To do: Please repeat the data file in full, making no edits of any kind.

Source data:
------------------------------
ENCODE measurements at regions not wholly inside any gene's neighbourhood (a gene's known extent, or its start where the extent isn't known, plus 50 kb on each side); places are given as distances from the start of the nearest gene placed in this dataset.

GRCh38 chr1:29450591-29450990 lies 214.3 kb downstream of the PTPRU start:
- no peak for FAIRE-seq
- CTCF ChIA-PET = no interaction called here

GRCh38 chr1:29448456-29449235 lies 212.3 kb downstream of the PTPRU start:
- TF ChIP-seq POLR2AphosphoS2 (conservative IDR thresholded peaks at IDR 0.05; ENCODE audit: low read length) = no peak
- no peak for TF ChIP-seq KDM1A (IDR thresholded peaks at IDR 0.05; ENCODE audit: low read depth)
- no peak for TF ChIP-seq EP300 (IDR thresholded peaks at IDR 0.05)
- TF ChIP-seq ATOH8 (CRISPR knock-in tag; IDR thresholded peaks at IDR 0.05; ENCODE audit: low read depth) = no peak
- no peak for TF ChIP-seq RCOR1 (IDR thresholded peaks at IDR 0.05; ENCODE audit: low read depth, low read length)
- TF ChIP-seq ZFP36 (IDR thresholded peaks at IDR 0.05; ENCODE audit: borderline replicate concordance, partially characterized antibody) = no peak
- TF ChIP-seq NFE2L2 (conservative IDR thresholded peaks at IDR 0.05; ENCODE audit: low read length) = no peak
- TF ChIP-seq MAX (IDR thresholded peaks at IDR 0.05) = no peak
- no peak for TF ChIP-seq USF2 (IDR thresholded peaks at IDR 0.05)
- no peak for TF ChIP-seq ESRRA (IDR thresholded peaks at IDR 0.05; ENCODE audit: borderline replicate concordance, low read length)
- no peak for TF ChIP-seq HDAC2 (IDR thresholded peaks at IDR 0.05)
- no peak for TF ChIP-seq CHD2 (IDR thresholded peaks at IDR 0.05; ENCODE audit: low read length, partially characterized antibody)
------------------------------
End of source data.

ENCODE measurements at regions not wholly inside any gene's neighbourhood (a gene's known extent, or its start where the extent isn't known, plus 50 kb on each side); places are given as distances from the start of the nearest gene placed in this dataset.

GRCh38 chr1:29450591-29450990 lies 214.3 kb downstream of the PTPRU start:
- no peak for FAIRE-seq
- CTCF ChIA-PET = no interaction called here

GRCh38 chr1:29448456-29449235 lies 212.3 kb downstream of the PTPRU start:
- TF ChIP-seq POLR2AphosphoS2 (conservative IDR thresholded peaks at IDR 0.05; ENCODE audit: low read length) = no peak
- no peak for TF ChIP-seq KDM1A (IDR thresholded peaks at IDR 0.05; ENCODE audit: low read depth)
- no peak for TF ChIP-seq EP300 (IDR thresholded peaks at IDR 0.05)
- TF ChIP-seq ATOH8 (CRISPR knock-in tag; IDR thresholded peaks at IDR 0.05; ENCODE audit: low read depth) = no peak
- no peak for TF ChIP-seq RCOR1 (IDR thresholded peaks at IDR 0.05; ENCODE audit: low read depth, low read length)
- TF ChIP-seq ZFP36 (IDR thresholded peaks at IDR 0.05; ENCODE audit: borderline replicate concordance, partially characterized antibody) = no peak
- TF ChIP-seq NFE2L2 (conservative IDR thresholded peaks at IDR 0.05; ENCODE audit: low read length) = no peak
- TF ChIP-seq MAX (IDR thresholded peaks at IDR 0.05) = no peak
- no peak for TF ChIP-seq USF2 (IDR thresholded peaks at IDR 0.05)
- no peak for TF ChIP-seq ESRRA (IDR thresholded peaks at IDR 0.05; ENCODE audit: borderline replicate concordance, low read length)
- no peak for TF ChIP-seq HDAC2 (IDR thresholded peaks at IDR 0.05)
- no peak for TF ChIP-seq CHD2 (IDR thresholded peaks at IDR 0.05; ENCODE audit: low read length, partially characterized antibody)